Nelson Kingsland owned timber land, cleared it, and sold the lumber in the early 1860s to the contractors building Titusville’s houses. The building was remodeled in Greek Revival fashion as the grand Bush Hotel in 1865. Likely added at the time were the large pediment supported byfull-height, fluted columns with prominent Ionic capitals dominates the Franklin Street facade.  The small window with the semicircular hood seen in the pediment is inconsistent with the rectilinear and angular nature of Greek Revival.  This structure has served as Titusville’s City Hall since 1872. 

Chase and Stewart Block
west side of Franklin Street between Spring and Central streets  

Built as three separate structures with Italianate treatment in the 1870s, the southernmost section became known as the Cohen Building, which housed a men’s clothing and haberdashery store. The middle section, completed last, has a unique slate mansard roof containing a spacious fourth floor. The E. K. Thompson Drug Store was established in this section in 1865. The northernmost section, known as the S. S. Bryan building, housed a hardware store until 1994. Famed oil photographer John Mather’s studio was located upstairs in the buildings. 

First National Bank Building
northeast corner of South Franklin and Diamond streets 

This three-story Italianate building is the oldest brick commercial structure in Titusville, erected in 1864. It has a wide, plain entablature, dentiled ornate eyebrow windows, and segmental hood moldings. It became the Western Union Telegraph Office in 1871.  


Reuting Block
122-126 West Spring Street

This eclectic style building from 1891 has a corbelled parapet and projecting second floor bay windows. The second story housed the Midland Oil Company of J. L. and J. C. McKinney. J. C. McKinney was one of three businessmen who established the Titusville Trust Company. 

Titusville Trust Company
127 West Spring Street 

This Beaux Arts adaptation is characterized by massive stone construction, a parapet with central statuary, and segmental moldings around the windows. “There are few bank buildings in America which equal this in permanence and quality of construction...,” remarked architect Arthur Zimm. The Titusville Herald reported that “...few were prepared for the beauties revealed when its doors were thrown open...” The building featured specially selected types of marble, cork floors for the tellers, broad windows to “provide the best of ventilation,” and a vault “equipped with every known burglar proof and safety device.” Alfred Valiant painted the ceiling mural showing oil industry history around his memorial portrait of Edwin Drake. The basement housed a barber shop, locker rooms, ice-making plant, fur storage room, elaborate chandeliers, manicure and hair dressing rooms and public bath parlors.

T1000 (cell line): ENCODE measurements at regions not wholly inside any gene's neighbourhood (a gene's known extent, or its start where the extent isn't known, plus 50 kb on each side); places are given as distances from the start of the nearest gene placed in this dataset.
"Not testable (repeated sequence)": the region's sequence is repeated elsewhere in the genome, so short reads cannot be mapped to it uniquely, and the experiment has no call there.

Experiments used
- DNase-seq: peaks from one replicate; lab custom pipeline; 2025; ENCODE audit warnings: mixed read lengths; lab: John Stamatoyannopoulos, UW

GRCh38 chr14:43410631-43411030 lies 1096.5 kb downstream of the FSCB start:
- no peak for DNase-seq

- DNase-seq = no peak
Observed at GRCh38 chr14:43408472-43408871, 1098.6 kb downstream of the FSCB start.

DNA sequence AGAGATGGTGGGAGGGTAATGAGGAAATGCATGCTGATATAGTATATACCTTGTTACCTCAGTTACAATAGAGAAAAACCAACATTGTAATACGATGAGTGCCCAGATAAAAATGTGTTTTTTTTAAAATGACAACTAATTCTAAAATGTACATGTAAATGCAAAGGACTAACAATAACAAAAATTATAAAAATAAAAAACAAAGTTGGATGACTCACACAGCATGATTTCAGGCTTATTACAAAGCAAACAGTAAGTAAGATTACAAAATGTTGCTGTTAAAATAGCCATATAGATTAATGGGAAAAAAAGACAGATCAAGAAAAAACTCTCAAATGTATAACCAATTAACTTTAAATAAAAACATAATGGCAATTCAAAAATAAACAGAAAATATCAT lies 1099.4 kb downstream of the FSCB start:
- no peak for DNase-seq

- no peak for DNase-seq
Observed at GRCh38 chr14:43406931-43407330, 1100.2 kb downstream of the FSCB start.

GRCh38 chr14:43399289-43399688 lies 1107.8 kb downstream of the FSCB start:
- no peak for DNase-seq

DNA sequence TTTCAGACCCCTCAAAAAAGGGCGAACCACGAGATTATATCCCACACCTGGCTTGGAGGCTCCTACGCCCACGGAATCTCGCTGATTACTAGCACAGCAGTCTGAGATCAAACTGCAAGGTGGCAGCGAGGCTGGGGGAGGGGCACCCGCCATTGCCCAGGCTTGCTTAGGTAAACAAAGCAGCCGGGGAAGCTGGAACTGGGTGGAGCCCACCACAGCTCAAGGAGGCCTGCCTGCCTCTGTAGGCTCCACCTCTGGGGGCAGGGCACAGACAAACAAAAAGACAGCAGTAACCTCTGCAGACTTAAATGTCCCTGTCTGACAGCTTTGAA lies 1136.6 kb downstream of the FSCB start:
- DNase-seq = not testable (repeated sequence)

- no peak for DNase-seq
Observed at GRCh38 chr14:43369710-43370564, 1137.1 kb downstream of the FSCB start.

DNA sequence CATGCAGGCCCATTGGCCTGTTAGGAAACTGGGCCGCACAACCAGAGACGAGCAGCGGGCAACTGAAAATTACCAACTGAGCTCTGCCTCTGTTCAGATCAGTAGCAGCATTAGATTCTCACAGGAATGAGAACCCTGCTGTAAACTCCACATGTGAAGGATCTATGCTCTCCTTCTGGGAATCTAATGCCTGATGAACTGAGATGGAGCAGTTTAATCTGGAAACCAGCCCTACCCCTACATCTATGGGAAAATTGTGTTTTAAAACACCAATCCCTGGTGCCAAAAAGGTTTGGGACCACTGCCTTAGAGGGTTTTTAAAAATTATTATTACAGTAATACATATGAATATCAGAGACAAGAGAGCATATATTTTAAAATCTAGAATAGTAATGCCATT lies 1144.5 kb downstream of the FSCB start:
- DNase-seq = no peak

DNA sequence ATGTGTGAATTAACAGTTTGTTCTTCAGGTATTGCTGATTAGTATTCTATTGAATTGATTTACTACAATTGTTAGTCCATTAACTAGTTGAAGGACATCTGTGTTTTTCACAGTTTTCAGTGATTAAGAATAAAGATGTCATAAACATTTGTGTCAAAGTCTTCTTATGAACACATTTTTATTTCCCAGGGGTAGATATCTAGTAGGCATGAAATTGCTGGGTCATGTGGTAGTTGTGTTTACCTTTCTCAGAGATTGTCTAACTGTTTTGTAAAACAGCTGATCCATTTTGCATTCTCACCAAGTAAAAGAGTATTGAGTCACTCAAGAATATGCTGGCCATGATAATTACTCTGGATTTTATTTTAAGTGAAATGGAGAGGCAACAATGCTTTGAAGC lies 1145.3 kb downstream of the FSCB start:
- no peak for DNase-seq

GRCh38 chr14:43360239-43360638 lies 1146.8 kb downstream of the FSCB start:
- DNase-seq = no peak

site of the world’s first oil exchange
north side of Spring Street, northwest corner of Exchange Place 

The Titusville Oil Exchange was formed in 1871 by independent oil producers, to strategize and stabilize a growing and highly competitive industry, sell shares of stock, establish prices, and enter into refining agreements. Before a formal exchange was formed, producers often discussed industry business along Centre Street and in nearby business establishments. A rail car was even outfitted - complete with cigars and whiskey - for such purposes. As the industry matured a new venue emerged and the Exchange was formally housed in the American Hotel that stood on this spot. It moved to other sites before returning here in a new three-story brick building in 1881. Eventually John D. Rockefeller’s South Improvement Company and its dominance of Pennsylvania’s oil industry negated the need for the exchange. It dissolved in 1897. The building was razed in 1956.

Algrunix Building
northeast corner of South Washington and West Spring streets

This two-story Victorian Gothic building with ornate brick work is distinguished by oriels, various corbel tables, niches, arches, and is unique for its distinctive corner turret with wooden shingles. Built in 1894, it was named from the last names of three owners: prominent building contractor Edward Allen, Samuel Grumbine, an attorney who trained himself well enough to be admitted to the bar in 1875; and wife of a local building contractor Hattie Nixon. 

Second National Bank
northwest corner of South Washington and West Spring streets 

This eclectic style brick and sandstone building with Gothic overtones from 1865 was originally four stories high with a mansard roof. The roof was eliminated in 1918 and replaced with its present remodeled parapet. The building, which housed Charles Hyde’s Second National Bank, is known today as the Park Building, but its former name remains elegantly engraved across the façade. 

Titusville Herald
208 North Washington Street 

This is the fifth site for The Titusville Morning Herald that published its first issue on June 14, 1865, the area’s first daily newspaper. Owner Joseph M. Bloss changed the name to simply The Titusville Herald in 1913 prior to its purchase in 1922 by E. T. Stevenson. Throughout most of its history, the paper was owned by those two local families. The first home of The Herald was a three-story structure on South Franklin Street in the Millers Block which burned in December of 1865. Its fourth home was the first in its own building, on the corner of Franklin and Arch streets. That move took place in 1873; operations in this building began in 1956.